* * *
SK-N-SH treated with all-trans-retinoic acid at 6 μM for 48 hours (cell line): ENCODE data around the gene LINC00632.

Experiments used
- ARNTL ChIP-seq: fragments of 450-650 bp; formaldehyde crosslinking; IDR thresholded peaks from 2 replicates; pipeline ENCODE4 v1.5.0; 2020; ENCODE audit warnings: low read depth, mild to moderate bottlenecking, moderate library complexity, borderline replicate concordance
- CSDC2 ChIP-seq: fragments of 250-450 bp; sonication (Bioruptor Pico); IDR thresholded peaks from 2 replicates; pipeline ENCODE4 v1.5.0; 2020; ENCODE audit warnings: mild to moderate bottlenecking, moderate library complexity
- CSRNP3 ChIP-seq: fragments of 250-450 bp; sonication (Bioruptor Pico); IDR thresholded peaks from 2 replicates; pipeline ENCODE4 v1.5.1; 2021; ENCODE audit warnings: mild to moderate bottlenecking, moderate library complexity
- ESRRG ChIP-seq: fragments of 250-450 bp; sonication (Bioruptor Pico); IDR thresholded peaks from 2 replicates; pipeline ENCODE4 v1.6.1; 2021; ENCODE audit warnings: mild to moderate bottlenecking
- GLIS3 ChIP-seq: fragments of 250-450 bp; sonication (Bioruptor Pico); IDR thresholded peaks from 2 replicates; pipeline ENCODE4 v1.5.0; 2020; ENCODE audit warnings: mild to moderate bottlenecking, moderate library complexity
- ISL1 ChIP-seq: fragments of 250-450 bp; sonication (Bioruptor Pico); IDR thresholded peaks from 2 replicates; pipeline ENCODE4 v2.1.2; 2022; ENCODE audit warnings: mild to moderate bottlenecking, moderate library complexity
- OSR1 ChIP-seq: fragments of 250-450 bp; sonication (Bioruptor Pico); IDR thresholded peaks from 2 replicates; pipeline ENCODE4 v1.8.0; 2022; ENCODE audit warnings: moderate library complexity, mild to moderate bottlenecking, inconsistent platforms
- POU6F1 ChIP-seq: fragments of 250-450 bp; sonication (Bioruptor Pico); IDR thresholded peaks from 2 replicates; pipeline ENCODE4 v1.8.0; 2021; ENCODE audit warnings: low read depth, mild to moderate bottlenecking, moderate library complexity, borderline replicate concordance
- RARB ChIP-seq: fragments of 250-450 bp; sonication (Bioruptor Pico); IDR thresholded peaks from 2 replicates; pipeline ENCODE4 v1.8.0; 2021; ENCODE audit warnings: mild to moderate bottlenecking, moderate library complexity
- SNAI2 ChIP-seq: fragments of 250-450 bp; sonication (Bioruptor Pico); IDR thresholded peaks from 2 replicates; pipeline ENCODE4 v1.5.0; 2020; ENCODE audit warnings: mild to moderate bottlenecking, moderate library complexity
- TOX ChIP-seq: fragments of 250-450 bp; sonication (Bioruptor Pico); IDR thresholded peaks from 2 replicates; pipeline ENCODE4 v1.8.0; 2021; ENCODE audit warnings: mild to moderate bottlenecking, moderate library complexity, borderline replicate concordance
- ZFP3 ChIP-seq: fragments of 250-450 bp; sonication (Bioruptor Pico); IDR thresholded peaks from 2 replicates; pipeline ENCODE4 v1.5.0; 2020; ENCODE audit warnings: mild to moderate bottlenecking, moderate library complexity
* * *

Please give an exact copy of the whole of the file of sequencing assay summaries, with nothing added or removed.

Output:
SK-N-SH treated with all-trans-retinoic acid at 6 μM for 48 hours (cell line): ENCODE data around the gene LINC00632.

Experiments used
- ARNTL ChIP-seq: fragments of 450-650 bp; formaldehyde crosslinking; IDR thresholded peaks from 2 replicates; pipeline ENCODE4 v1.5.0; 2020; ENCODE audit warnings: low read depth, mild to moderate bottlenecking, moderate library complexity, borderline replicate concordance
- CSDC2 ChIP-seq: fragments of 250-450 bp; sonication (Bioruptor Pico); IDR thresholded peaks from 2 replicates; pipeline ENCODE4 v1.5.0; 2020; ENCODE audit warnings: mild to moderate bottlenecking, moderate library complexity
- CSRNP3 ChIP-seq: fragments of 250-450 bp; sonication (Bioruptor Pico); IDR thresholded peaks from 2 replicates; pipeline ENCODE4 v1.5.1; 2021; ENCODE audit warnings: mild to moderate bottlenecking, moderate library complexity
- ESRRG ChIP-seq: fragments of 250-450 bp; sonication (Bioruptor Pico); IDR thresholded peaks from 2 replicates; pipeline ENCODE4 v1.6.1; 2021; ENCODE audit warnings: mild to moderate bottlenecking
- GLIS3 ChIP-seq: fragments of 250-450 bp; sonication (Bioruptor Pico); IDR thresholded peaks from 2 replicates; pipeline ENCODE4 v1.5.0; 2020; ENCODE audit warnings: mild to moderate bottlenecking, moderate library complexity
- ISL1 ChIP-seq: fragments of 250-450 bp; sonication (Bioruptor Pico); IDR thresholded peaks from 2 replicates; pipeline ENCODE4 v2.1.2; 2022; ENCODE audit warnings: mild to moderate bottlenecking, moderate library complexity
- OSR1 ChIP-seq: fragments of 250-450 bp; sonication (Bioruptor Pico); IDR thresholded peaks from 2 replicates; pipeline ENCODE4 v1.8.0; 2022; ENCODE audit warnings: moderate library complexity, mild to moderate bottlenecking, inconsistent platforms
- POU6F1 ChIP-seq: fragments of 250-450 bp; sonication (Bioruptor Pico); IDR thresholded peaks from 2 replicates; pipeline ENCODE4 v1.8.0; 2021; ENCODE audit warnings: low read depth, mild to moderate bottlenecking, moderate library complexity, borderline replicate concordance
- RARB ChIP-seq: fragments of 250-450 bp; sonication (Bioruptor Pico); IDR thresholded peaks from 2 replicates; pipeline ENCODE4 v1.8.0; 2021; ENCODE audit warnings: mild to moderate bottlenecking, moderate library complexity
- SNAI2 ChIP-seq: fragments of 250-450 bp; sonication (Bioruptor Pico); IDR thresholded peaks from 2 replicates; pipeline ENCODE4 v1.5.0; 2020; ENCODE audit warnings: mild to moderate bottlenecking, moderate library complexity
- TOX ChIP-seq: fragments of 250-450 bp; sonication (Bioruptor Pico); IDR thresholded peaks from 2 replicates; pipeline ENCODE4 v1.8.0; 2021; ENCODE audit warnings: mild to moderate bottlenecking, moderate library complexity, borderline replicate concordance
- ZFP3 ChIP-seq: fragments of 250-450 bp; sonication (Bioruptor Pico); IDR thresholded peaks from 2 replicates; pipeline ENCODE4 v1.5.0; 2020; ENCODE audit warnings: mild to moderate bottlenecking, moderate library complexity